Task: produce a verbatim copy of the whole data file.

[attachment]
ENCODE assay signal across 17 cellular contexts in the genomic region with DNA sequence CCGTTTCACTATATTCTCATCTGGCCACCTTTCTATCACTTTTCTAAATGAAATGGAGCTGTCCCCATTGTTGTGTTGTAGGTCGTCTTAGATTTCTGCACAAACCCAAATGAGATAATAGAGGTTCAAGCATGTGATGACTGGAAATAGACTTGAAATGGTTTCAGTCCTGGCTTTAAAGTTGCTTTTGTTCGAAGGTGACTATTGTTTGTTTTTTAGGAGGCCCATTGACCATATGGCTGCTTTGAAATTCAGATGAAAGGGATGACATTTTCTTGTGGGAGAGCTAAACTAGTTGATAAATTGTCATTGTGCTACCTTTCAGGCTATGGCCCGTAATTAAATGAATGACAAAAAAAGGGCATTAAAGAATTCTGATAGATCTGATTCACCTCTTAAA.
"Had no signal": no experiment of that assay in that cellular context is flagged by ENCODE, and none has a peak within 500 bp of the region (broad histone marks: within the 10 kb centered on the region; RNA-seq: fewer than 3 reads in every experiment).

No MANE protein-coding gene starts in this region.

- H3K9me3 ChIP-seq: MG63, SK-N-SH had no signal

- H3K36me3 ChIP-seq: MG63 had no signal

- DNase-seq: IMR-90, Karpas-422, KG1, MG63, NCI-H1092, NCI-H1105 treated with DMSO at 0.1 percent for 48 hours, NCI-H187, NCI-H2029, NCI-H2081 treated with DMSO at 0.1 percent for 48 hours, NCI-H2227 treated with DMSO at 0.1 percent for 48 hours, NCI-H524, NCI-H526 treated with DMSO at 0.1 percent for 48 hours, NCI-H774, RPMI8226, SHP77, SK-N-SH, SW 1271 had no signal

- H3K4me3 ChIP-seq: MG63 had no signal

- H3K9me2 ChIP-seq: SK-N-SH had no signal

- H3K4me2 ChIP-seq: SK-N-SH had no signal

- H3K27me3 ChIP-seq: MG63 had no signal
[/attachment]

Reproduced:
ENCODE assay signal across 17 cellular contexts in the genomic region with DNA sequence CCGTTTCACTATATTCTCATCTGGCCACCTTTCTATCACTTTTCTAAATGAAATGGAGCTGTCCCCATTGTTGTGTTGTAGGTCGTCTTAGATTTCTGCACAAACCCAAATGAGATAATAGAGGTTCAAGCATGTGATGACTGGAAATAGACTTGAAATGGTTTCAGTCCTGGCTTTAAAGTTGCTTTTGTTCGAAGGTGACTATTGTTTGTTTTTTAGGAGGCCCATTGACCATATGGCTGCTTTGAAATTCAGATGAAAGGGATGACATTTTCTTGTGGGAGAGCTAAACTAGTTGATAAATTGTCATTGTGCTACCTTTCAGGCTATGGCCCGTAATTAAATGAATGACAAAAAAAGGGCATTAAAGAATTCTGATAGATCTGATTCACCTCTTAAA.
"Had no signal": no experiment of that assay in that cellular context is flagged by ENCODE, and none has a peak within 500 bp of the region (broad histone marks: within the 10 kb centered on the region; RNA-seq: fewer than 3 reads in every experiment).

No MANE protein-coding gene starts in this region.

- H3K9me3 ChIP-seq: MG63, SK-N-SH had no signal

- H3K36me3 ChIP-seq: MG63 had no signal

- DNase-seq: IMR-90, Karpas-422, KG1, MG63, NCI-H1092, NCI-H1105 treated with DMSO at 0.1 percent for 48 hours, NCI-H187, NCI-H2029, NCI-H2081 treated with DMSO at 0.1 percent for 48 hours, NCI-H2227 treated with DMSO at 0.1 percent for 48 hours, NCI-H524, NCI-H526 treated with DMSO at 0.1 percent for 48 hours, NCI-H774, RPMI8226, SHP77, SK-N-SH, SW 1271 had no signal

- H3K4me3 ChIP-seq: MG63 had no signal

- H3K9me2 ChIP-seq: SK-N-SH had no signal

- H3K4me2 ChIP-seq: SK-N-SH had no signal

- H3K27me3 ChIP-seq: MG63 had no signal